Figure thumbnail gr1
      Figure 1Cornification defects in caspase-14−/−newborns and adults. Skin sections of caspase-14+/+ and caspase-14−/− mice at P3.5 days and at the age of 9 weeks were examined by electron microscopy for stratum corneum (SC) abnormalities. (a) General view of the transitional and cornifying layers in wild-type (WT) and caspase-14−/− skin. Upper panels, bar=2μm; lower panels, bar=1μm. (b) Detailed view on the SC1 layer in WT and caspase-14−/− skin at P3.5 days. Arrowheads indicate the cornified envelope. SG, stratum granulosum; SCx, xth layer of cornified cells. Bar=500nm.

      Epidermal caspase-14 deficiency facilitates the formation of parakeratotic plaques upon topical acetone treatment

      Upon repetitive topical treatment with acetone, the epidermis tries to compensate for the loss in the cutaneous permeability barrier by increasing the formation of corneocytes (hyperkeratosis) (
      • Denda M.
      • Wood L.C.
      • Emami S.
      • et al.
      The epidermal hyperplasia associated with repeated barrier disruption by acetone treatment or tape stripping cannot be attributed to increased water loss.
      ). It has been shown that repeated topical application of acetone removes all stainable neutral lipids from the cornified layers, thereby disrupting the skin barrier. This results in an increase in TEWL and causes a hyperproliferative response (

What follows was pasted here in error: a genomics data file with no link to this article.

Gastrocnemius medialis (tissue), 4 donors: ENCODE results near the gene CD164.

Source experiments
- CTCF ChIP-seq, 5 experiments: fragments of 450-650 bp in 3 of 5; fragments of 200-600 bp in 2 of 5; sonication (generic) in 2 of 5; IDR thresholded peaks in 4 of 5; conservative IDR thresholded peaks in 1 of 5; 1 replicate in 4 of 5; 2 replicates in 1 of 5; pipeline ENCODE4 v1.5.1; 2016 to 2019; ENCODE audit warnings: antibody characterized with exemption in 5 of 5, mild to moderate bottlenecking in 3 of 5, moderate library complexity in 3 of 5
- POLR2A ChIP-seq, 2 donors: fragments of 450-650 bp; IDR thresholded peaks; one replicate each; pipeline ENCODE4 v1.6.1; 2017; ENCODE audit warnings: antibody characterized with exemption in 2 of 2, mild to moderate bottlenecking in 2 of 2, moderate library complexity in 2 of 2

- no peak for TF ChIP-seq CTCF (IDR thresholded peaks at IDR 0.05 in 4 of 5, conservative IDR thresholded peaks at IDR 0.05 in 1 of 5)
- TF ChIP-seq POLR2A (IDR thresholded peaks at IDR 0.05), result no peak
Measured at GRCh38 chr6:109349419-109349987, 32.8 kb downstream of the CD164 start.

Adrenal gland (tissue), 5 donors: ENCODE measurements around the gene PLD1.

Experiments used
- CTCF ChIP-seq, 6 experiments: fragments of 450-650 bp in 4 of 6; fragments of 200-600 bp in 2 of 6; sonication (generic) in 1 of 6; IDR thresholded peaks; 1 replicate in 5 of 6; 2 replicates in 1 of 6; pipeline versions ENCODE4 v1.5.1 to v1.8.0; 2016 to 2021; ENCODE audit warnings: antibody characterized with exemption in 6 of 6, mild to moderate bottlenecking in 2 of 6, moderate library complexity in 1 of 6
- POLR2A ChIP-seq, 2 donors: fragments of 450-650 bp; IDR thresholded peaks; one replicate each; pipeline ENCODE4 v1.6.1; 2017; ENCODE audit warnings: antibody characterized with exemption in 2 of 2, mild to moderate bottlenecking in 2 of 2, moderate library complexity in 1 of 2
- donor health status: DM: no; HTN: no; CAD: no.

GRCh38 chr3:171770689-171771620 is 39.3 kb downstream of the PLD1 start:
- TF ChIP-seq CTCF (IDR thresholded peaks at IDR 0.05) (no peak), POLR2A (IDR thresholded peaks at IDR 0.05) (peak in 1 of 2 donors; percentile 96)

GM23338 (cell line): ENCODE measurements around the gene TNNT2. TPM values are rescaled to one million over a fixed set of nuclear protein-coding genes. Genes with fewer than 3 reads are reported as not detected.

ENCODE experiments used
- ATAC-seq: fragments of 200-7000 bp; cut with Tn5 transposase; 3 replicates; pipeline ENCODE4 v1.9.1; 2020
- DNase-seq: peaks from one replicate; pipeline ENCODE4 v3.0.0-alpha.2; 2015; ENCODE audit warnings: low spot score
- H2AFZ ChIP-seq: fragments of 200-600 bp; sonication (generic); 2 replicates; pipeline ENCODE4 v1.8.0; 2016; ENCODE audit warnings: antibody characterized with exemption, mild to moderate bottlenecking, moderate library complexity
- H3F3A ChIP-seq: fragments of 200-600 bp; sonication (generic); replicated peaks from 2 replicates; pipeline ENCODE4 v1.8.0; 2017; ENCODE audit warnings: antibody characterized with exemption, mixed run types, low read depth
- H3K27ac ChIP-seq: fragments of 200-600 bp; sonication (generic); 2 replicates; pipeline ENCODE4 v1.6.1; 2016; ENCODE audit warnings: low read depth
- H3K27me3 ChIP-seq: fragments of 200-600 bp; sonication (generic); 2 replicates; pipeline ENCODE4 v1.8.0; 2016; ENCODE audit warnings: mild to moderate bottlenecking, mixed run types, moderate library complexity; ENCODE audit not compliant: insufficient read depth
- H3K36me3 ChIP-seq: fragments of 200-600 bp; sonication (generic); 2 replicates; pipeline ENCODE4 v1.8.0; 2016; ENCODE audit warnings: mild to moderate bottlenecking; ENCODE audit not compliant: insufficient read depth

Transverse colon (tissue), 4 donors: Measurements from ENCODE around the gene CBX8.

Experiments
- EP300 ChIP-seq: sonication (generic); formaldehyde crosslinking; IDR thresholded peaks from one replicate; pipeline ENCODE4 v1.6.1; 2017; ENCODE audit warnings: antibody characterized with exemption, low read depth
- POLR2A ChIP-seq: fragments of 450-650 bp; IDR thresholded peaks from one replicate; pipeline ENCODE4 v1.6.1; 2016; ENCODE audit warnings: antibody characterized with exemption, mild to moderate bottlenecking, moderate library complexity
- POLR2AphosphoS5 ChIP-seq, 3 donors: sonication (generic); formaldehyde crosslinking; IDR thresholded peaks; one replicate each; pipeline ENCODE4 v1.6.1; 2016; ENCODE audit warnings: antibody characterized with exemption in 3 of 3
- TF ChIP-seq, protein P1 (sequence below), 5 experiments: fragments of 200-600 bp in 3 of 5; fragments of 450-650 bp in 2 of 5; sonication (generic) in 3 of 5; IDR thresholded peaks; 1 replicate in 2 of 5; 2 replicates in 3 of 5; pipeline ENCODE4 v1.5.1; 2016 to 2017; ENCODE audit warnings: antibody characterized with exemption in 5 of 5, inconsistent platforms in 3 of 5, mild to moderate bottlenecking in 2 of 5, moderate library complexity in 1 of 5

• Menon G.K.
      • Feingold K.R.
      • Moser A.H.
      • et al.
      De novo sterologenesis in the skin. II. Regulation by cutaneous barrier requirements.
      ). We challenged the skin of WT and caspase-14−/− mice by repetitive acetone wipes two times a day for 5 consecutive days to test whether more pronounced cornification defects would be present in caspase-14-deficient skin compared with WT skin. Analysis of hematoxylin–eosin-stained skin sections demonstrated that repeated acetone treatment induced parakeratotic plaque formation in the skin of both WT and caspase-14−/− mice (Figure 2). A similar rise of TEWL and hyperproliferation was observed in the two genotypes upon acetone treatment (Figure 2b, Supplementary Figure S3 online). Interestingly, the percentage of parakeratotic SC induced by acetone treatment was higher in caspase-14−/− skin compared with WT skin (Figure 2c). The same trend was observed when counting parakeratotic plaques larger than 100μm (Figure 2d). Our results indicate that caspase-14 is important for the maintenance of normal keratinocyte terminal differentiation and SC architecture under skin barrier–challenging conditions.
      Figure thumbnail gr2